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The Emotional Center

On our wedding weekend, Stephie’s father Steve got up in front of our friends and families the night before the ceremony and did something incredibly powerful and moving. He had changed some of the lyrics to “I Will Walk With You” and sang it accompanied by his double bass and bluegrass band for us. Steve had my same problem of not being great at memorizing things, but he had practiced for weeks for this moment. Still, before the final verse he briefly stumbled and instantly recovered saying, “Stick with me–this is important.” And it was. Not a dry eye accompanied the applause at the end. What he had done was created an emotional center for the whole weekend.

I have thought about that a lot afterwards–how every event needs an emotional center to bring people in and allow them all to embrace each other creating something really special. Being able to connect emotionally allows us to get out of our routines to appreciate how special a moment (or event) can be.

When I was asked to speak at the Facebook Leadership Communications Summit in Menlo Park last week, I felt like my role for the group of marketers and strategists was to step up and create that emotional center. I am used to doing that at my photo and video shoots. Getting up on stage in front of 300 people is another challenge.

I built my talk for emotional connection. I talked about how if we really pay attention to all the details in our lives before breakfast, we can create a foundation for the rest of our day. I talked about really appreciating our lives in a way that is not looking for more, but rather diving deeper.

I showed some of my most personal work. Recently I have started embracing my personal work in new ways and it has led to a string of new assignments perfectly aligned to where my heart and soul are. It is thrilling to be starting these new adventures.

I talked about the tools Facebook and Instagram have built for us to communicate in totally new ways in 2017, but I talked about them like hammers and nails and wood. We have these amazing tools, but now, what are we going to build with them??

Many of the people at the conference shared their struggles with convincing their clients–mostly large global brands–to embrace the opportunities (and tools) we now have to share what makes them amazing. This is not about inventing who they are or creating something that doesn’t exist to represent them. It simply requires digging down deep into the stories that never get told and taking the pictures that never get taken. I talked about the value in telling the best stories that often never see the light of day. I was told over and over, “Easy for you to say–you come in and see those stories so clearly. Not everyone can do that.”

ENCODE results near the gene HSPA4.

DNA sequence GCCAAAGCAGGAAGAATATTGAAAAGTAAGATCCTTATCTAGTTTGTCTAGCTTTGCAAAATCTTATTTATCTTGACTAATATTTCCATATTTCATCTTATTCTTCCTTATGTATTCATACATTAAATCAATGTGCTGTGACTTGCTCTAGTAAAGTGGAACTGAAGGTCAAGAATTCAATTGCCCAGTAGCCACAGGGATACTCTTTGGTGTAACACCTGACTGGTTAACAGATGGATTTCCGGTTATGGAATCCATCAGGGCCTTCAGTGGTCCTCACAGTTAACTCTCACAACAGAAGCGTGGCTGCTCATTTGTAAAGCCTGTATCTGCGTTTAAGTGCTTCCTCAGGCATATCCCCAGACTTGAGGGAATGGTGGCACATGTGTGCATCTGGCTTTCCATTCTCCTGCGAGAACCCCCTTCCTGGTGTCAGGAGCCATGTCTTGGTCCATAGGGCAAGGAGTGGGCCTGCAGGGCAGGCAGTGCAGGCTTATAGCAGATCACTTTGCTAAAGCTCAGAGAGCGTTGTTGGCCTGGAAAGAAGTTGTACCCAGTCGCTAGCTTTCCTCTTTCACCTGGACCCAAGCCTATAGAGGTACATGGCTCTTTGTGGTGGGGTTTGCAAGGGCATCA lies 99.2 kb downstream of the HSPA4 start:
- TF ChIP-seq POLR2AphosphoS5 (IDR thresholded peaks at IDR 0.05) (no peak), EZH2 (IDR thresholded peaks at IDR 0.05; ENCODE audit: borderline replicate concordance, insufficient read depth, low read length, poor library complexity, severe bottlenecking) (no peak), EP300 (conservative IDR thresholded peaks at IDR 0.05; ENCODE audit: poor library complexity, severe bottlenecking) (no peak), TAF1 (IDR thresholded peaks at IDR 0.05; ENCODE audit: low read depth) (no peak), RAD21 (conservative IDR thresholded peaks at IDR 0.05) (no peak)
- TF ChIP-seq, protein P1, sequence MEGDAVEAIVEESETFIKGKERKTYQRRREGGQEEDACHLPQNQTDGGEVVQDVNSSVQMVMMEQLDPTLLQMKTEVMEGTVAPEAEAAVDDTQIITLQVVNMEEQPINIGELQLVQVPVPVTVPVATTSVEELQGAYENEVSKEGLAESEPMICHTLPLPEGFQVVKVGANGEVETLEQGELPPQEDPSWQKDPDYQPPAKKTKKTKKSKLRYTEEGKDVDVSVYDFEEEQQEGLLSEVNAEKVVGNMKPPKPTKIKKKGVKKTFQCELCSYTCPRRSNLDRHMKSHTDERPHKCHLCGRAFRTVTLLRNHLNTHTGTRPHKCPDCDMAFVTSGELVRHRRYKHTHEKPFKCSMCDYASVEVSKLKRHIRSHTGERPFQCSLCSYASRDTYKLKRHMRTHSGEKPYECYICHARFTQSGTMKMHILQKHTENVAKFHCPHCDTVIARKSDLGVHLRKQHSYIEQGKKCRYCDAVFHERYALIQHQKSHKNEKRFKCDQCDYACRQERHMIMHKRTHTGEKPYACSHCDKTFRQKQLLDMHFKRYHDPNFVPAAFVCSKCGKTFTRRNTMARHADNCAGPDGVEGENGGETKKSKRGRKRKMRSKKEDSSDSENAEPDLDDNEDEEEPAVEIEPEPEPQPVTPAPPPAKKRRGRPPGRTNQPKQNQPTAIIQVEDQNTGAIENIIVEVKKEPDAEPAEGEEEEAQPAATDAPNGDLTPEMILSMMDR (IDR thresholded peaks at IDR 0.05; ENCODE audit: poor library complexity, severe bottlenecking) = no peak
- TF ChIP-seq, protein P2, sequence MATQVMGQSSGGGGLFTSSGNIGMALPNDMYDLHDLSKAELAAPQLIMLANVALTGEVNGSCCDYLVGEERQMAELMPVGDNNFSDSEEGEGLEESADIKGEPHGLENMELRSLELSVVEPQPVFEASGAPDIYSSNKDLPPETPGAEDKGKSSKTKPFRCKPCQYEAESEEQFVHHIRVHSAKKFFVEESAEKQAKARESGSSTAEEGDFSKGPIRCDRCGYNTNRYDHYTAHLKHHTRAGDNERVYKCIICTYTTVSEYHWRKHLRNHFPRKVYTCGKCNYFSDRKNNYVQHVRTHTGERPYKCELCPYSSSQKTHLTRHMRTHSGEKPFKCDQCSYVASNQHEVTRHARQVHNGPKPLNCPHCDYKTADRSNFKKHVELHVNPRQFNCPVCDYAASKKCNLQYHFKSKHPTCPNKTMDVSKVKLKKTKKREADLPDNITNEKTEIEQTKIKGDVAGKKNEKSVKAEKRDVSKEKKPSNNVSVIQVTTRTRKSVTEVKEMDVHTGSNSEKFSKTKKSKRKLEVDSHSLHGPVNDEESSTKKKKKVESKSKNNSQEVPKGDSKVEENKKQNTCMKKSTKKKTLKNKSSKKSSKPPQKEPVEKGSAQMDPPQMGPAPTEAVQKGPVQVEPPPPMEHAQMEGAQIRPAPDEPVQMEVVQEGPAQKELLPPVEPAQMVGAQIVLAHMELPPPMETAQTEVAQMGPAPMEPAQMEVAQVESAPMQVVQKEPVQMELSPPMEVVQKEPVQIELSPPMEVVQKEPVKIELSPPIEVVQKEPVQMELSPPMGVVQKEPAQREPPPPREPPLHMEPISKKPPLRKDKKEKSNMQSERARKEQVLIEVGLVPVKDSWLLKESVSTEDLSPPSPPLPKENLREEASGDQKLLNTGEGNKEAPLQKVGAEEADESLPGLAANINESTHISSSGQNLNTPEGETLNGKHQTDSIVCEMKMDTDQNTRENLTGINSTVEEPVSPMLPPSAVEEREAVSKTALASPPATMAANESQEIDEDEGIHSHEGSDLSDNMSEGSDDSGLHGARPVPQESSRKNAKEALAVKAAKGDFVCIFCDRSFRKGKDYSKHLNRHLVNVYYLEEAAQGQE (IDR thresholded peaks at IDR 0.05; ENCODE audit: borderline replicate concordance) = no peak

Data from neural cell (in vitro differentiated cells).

As Tom Waits sings in “Foreign Affair” –

when traveling abroad in the continental style

it's my belief one must attempt to be discreet

and subsequently bear in mind your transient position

allows you a perspective that's unique

The discretion is the trust we establish. Trust is necessary for us to do our work, and that demands that we are trustworthy. Our “transient position” is essential for our role as outliers, which allows for our “perspective that’s unique.” We dig down deep into the stories that are sitting right on the end of our nose and capture them for sharing.

My 6 year old Asher was telling me his dream a couple of weeks ago when I asked him what dreams are. He said, “Dad – you know when you close your eyes to sleep and it gets dark?

Dreams are what let the light in.”

Our job as creatives is to let the light in with the most personal and intimate approach possible.

Communication is about sharing that light.


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